A quick lesson for all the school kids feverishly getting a Riptide fix before class this morning: If you're working for a blatant Ponzi scheme (and don't worry, someday you will) and the SEC phones and tells you not to lose any documents, don't tell your employees to fire up the shredder. It's just a bad idea.
Thomas Raffanello learned that the hard way -- and he really should have known better.
Raffanello, a 61-year-old Coral Gables resident, spent 35 years working for the DEA and was in charge of Miami's busy office for years. He retired in 2004 and went to work for "Sir" Allen Stanford -- the man now known as "mini-Madoff" and the architect of an $8 billion Ponzi scheme. (Here's our profile on Sir Allen.)
If you like this story, consider signing up for our email newsletters.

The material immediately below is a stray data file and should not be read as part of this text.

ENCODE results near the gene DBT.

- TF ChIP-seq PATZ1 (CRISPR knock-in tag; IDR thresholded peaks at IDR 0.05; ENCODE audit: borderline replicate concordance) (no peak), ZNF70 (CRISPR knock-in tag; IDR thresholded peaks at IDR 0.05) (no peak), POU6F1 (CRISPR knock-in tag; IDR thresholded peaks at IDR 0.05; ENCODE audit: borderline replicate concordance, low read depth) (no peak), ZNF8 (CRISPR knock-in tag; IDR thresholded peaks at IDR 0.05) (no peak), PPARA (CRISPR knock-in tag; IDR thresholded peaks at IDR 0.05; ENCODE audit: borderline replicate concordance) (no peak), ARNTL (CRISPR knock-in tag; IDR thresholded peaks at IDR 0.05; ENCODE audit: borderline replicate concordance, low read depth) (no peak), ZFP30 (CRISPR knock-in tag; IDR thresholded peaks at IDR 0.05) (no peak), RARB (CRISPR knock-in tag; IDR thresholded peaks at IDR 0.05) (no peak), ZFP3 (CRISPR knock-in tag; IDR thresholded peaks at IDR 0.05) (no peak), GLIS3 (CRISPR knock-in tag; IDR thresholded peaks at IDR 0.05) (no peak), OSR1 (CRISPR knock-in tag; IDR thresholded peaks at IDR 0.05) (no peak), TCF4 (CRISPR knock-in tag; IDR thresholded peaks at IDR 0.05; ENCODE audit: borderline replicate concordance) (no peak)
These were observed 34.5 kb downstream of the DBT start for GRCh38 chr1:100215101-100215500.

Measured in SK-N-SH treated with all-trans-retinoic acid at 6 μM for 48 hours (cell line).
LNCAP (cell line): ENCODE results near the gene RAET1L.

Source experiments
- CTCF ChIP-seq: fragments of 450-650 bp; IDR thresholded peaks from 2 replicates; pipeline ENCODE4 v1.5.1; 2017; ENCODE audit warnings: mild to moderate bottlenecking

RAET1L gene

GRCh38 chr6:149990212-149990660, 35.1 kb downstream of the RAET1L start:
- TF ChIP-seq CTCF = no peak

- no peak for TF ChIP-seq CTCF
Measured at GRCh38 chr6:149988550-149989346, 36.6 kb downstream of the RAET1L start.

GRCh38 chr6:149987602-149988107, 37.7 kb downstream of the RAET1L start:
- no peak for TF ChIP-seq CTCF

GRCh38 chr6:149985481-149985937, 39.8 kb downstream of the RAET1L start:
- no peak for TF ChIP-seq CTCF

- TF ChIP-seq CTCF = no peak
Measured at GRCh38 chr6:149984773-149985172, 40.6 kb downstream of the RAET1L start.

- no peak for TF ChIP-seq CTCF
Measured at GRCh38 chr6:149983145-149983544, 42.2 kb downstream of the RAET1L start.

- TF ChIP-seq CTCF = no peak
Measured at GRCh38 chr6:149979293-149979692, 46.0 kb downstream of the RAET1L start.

SHOW ME HOW
You have successfully signed up for your selected newsletter(s) - please keep an eye on your mailbox, we're movin' in!
When Stanford's empire imploded in February, a federal receiver sent all employees an email demanding that they preserve notes, emails, and other records.
Raffanello, Stanford's global director of security, instead called a crony named Bruce Perrod and told him to shred away, according to the feds.
Late on Thursday, federal agents arrested Raffanello and charged him with three counts of conspiring to obstruct an SEC investigation. Perraud, a 42-year-old from Weston, faces two of the same charges.
So what did we learn, kids? When you go to work for a Ponzi scheme, at least listen to the SEC once it finally gets its act together enough to shut you down.